Culture

It's the perfect pandemic Christmas song—but we don't sing the right version

A 76-year-old classic captures our moment like nothing in the holiday canon. But you want the original lyrics—not that treacly Frank Sinatra version.

The Christmas song that may as well have been written for 2020 first came out in 1944. In the film Meet Me in St. Louis, Judy Garland’s teenage character Esther sang “Have Yourself a Merry Little Christmas” to console her young sister, Tootie, who despaired that their father would soon uproot the family to New York City. The song landed in the midst of the Second World War. Lines about troubles being miles away and dear friends gathering gave families and soldiers overseas something to cling to.

Wait a minute, I hear you saying. How does that treacly song about “hanging your shining star upon the highest bough” encapsulate the year coronavirus stole Christmas? Well, the version with that line doesn’t. It turns out that, for 63 years, we’ve been singing a newer, cheesier set of lyrics to the song. We have Frank Sinatra to blame.

In 1957, Ol’ Blue Eyes was churning out his fourth studio album of the year—a Christmas record with cheery standards like “Jingle Bells,” “The Christmas Song” and “Hark! The Herald Angels Sing.” Sinatra wanted that old song from the Garland film on the album, A Jolly Christmas, too. But he called on songwriter Hugh Martin to revise it. Speaking in a 1989 NPR interview, Martin recalled Sinatra saying: “It’s just not very jolly. Do you think you could jolly it up for me?” 

One didn’t say no to that voice, so Martin complied. Among other more subtle alterations, he inserted the blithe line about the shining star. The 1957 lyrics became the new standard that has dominated holiday albums and December radio airwaves ever since, sung by everyone from Mel Torme and The Carpenters to Michael Bublé and The Pretenders.

Here’s a sample of the Sinatra version, with lines from the 1944 film version for comparison:

Through the years we all will be together
If the fates allow
Hang a shining star upon the highest bough
And have yourself a merry little Christmas now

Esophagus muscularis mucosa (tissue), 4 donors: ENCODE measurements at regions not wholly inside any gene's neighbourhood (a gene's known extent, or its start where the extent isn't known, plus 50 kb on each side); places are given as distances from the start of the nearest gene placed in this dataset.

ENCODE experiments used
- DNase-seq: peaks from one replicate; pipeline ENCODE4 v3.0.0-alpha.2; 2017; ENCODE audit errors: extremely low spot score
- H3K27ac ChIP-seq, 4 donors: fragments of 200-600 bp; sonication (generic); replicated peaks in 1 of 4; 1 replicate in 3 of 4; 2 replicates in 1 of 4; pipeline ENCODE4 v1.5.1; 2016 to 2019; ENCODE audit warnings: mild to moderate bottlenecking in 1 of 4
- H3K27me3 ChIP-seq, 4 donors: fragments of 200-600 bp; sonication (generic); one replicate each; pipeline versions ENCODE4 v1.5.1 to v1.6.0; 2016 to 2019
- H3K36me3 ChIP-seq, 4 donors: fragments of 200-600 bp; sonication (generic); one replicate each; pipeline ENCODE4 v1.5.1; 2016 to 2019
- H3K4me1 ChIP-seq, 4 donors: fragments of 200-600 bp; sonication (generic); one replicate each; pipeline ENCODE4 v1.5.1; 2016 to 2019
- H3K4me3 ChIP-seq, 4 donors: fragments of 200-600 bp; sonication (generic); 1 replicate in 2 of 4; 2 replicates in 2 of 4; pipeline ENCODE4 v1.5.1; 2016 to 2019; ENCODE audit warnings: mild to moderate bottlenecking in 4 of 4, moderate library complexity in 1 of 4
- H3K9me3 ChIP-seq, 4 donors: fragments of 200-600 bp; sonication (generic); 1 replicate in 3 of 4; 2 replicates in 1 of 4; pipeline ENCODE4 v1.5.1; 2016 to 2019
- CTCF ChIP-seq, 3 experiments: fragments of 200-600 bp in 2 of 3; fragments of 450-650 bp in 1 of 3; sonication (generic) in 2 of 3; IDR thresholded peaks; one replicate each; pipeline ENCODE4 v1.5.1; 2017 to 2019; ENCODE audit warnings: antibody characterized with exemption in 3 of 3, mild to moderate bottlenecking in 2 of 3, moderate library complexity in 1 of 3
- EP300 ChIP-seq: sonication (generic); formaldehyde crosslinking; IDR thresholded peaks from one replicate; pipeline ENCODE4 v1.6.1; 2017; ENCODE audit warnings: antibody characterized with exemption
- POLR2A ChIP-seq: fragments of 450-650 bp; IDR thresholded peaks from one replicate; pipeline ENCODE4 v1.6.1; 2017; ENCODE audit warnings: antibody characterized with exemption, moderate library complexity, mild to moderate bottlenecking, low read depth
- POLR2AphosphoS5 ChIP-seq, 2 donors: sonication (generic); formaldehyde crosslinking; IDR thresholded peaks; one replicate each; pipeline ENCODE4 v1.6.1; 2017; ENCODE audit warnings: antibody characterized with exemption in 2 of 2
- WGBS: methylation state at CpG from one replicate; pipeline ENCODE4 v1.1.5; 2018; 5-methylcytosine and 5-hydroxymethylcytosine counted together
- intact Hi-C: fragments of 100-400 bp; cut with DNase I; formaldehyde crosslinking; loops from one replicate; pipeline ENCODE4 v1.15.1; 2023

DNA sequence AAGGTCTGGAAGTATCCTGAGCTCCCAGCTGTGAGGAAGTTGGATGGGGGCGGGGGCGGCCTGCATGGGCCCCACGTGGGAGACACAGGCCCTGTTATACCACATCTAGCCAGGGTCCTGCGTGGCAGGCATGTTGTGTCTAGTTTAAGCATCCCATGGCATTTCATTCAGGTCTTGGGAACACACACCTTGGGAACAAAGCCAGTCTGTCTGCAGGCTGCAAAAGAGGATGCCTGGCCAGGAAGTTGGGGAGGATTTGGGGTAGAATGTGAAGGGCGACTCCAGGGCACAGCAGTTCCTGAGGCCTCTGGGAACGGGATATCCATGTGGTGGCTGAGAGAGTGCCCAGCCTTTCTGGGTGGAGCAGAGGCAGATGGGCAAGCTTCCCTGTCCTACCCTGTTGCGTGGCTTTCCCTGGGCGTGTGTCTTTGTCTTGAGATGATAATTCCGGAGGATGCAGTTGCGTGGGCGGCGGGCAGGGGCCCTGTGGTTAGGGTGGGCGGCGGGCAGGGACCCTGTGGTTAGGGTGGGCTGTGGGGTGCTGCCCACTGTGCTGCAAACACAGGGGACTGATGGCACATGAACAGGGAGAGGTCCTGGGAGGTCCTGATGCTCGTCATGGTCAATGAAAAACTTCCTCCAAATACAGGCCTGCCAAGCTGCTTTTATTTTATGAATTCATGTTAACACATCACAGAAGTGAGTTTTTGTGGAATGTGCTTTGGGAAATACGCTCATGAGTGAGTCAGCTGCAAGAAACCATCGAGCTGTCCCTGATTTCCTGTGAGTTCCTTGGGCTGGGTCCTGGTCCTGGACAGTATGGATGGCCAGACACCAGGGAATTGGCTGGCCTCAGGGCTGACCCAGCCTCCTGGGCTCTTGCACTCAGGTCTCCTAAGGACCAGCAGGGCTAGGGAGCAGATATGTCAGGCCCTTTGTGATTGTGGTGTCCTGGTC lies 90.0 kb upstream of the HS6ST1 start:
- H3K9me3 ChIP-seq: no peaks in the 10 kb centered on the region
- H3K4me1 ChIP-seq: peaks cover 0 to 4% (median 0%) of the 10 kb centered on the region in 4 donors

… was originally:

Someday soon we all will be together
If the fates allow
Until then, we’ll have to muddle through somehow
So have yourself a merry little Christmas now

Sinatra deemed that next-to-last line as a real downer for A Jolly Christmas. But it rang more genuinely in the movie, as Esther and Tootie had to muddle through a tough period of family turmoil; in 1944, as families had to muddle through yet another season of being separated by a war on the other side of the ocean. As for 2020, can the lucky few who haven’t struggled to muddle through please just hush and let the rest of us hog the rum-spiked eggnog without judging us?

Martin’s other changes to the song are less conspicuous, but might matter more to its contemporary resonance. Unlike the popular version, the originally recorded one is a series of expressions in the future tense—of hope. Garland sang “Next year all our troubles will be out of sight,” and “Next year all our troubles will be miles away.” Sinatra sang those lines with “next year” swapped out for the more immediate “from now on.” The more popular lyric is an everything-is-awesome celebration of the present; the film lyric holds what all of us today cling to—hope for a better future, a less troubled tomorrow. This is especially true of the song’s middle stanza:

1957:

Here we are as in olden days
Happy golden days of yore
Faithful friends who are dear to us
Gather near to us once more

1944:

Once again as in olden days
Happy golden days of yore
Faithful friends who were dear to us
Will be near to us once more

(There is, in fact, another “original” version, one that was never recorded. Martin’s first set of lyrics were more rueful than reflective: Have yourself a merry little Christmas/It may be your last/Next year we may all be living in the past. Judy Garland declared there was no way she’d sing something that dreary in a movie to her character’s five-year-old sister, so she also helped persuade Martin to inject some optimism. The “muddle through line,” however, was preserved from that first draft.)

I’m fairly certain I’m not the only one who hears my current situation in the 1944 film’s lyrics. A few years ago, my parents moved across the country, from Toronto to Calgary, to be closer to my own family. Since March, those visits have occurred only outdoors. I dearly miss the inside of their apartment, my mom’s spur-of-the-moment dinners, and carefree high-fives or hugs with my 88-year-old dad. My second son was born in April, and how I wish for the time when our faithful friends can be near to us once more, and give our youngest all the baby cuddles that his older brother got. I mean, I don’t even celebrate Christmas and this gets me farklempt. 

At the moment it seems quite timely,” Garland said before her first radio performance of the song. As sung by her, it’s a tonic more potent than rum and eggnog: optimism for a better next year, if the fates allow. And doesn’t that sound poignantly like this Christmas, when our hopes hinge on vaccines and an end to this cursed pandemic? 

Until then, we’ll have to muddle through, and—forbidden as we are from holding those big celebrations of yore—have ourselves a merry little Christmas, now.